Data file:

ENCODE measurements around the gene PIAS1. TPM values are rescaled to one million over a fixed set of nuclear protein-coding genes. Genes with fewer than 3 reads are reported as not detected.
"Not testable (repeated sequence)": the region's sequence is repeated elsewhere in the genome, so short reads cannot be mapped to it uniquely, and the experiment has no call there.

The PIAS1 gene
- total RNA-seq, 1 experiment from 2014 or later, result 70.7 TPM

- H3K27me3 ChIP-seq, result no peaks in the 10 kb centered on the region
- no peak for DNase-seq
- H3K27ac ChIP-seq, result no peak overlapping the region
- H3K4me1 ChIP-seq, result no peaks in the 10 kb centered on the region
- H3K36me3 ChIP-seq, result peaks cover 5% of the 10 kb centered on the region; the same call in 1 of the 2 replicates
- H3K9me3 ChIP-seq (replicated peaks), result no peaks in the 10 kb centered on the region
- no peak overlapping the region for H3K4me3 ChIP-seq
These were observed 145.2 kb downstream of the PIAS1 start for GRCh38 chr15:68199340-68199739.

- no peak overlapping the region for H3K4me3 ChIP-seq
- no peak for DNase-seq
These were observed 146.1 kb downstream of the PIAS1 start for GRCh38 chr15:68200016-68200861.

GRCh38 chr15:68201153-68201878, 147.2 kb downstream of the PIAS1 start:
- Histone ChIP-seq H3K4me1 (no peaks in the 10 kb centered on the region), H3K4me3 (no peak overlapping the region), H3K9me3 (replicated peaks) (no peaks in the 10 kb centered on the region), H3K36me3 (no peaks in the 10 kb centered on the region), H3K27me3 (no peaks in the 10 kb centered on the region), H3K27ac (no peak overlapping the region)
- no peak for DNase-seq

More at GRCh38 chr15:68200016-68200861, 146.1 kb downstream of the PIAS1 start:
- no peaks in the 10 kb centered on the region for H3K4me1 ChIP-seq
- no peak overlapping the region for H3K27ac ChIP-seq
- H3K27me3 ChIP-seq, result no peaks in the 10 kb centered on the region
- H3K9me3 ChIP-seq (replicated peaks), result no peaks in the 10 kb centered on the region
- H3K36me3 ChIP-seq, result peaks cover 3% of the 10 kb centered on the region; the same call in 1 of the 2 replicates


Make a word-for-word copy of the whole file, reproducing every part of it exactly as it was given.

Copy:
ENCODE measurements around the gene PIAS1. TPM values are rescaled to one million over a fixed set of nuclear protein-coding genes. Genes with fewer than 3 reads are reported as not detected.
"Not testable (repeated sequence)": the region's sequence is repeated elsewhere in the genome, so short reads cannot be mapped to it uniquely, and the experiment has no call there.

The PIAS1 gene
- total RNA-seq, 1 experiment from 2014 or later, result 70.7 TPM

- H3K27me3 ChIP-seq, result no peaks in the 10 kb centered on the region
- no peak for DNase-seq
- H3K27ac ChIP-seq, result no peak overlapping the region
- H3K4me1 ChIP-seq, result no peaks in the 10 kb centered on the region
- H3K36me3 ChIP-seq, result peaks cover 5% of the 10 kb centered on the region; the same call in 1 of the 2 replicates
- H3K9me3 ChIP-seq (replicated peaks), result no peaks in the 10 kb centered on the region
- no peak overlapping the region for H3K4me3 ChIP-seq
These were observed 145.2 kb downstream of the PIAS1 start for GRCh38 chr15:68199340-68199739.

- no peak overlapping the region for H3K4me3 ChIP-seq
- no peak for DNase-seq
These were observed 146.1 kb downstream of the PIAS1 start for GRCh38 chr15:68200016-68200861.

GRCh38 chr15:68201153-68201878, 147.2 kb downstream of the PIAS1 start:
- Histone ChIP-seq H3K4me1 (no peaks in the 10 kb centered on the region), H3K4me3 (no peak overlapping the region), H3K9me3 (replicated peaks) (no peaks in the 10 kb centered on the region), H3K36me3 (no peaks in the 10 kb centered on the region), H3K27me3 (no peaks in the 10 kb centered on the region), H3K27ac (no peak overlapping the region)
- no peak for DNase-seq

More at GRCh38 chr15:68200016-68200861, 146.1 kb downstream of the PIAS1 start:
- no peaks in the 10 kb centered on the region for H3K4me1 ChIP-seq
- no peak overlapping the region for H3K27ac ChIP-seq
- H3K27me3 ChIP-seq, result no peaks in the 10 kb centered on the region
- H3K9me3 ChIP-seq (replicated peaks), result no peaks in the 10 kb centered on the region
- H3K36me3 ChIP-seq, result peaks cover 3% of the 10 kb centered on the region; the same call in 1 of the 2 replicates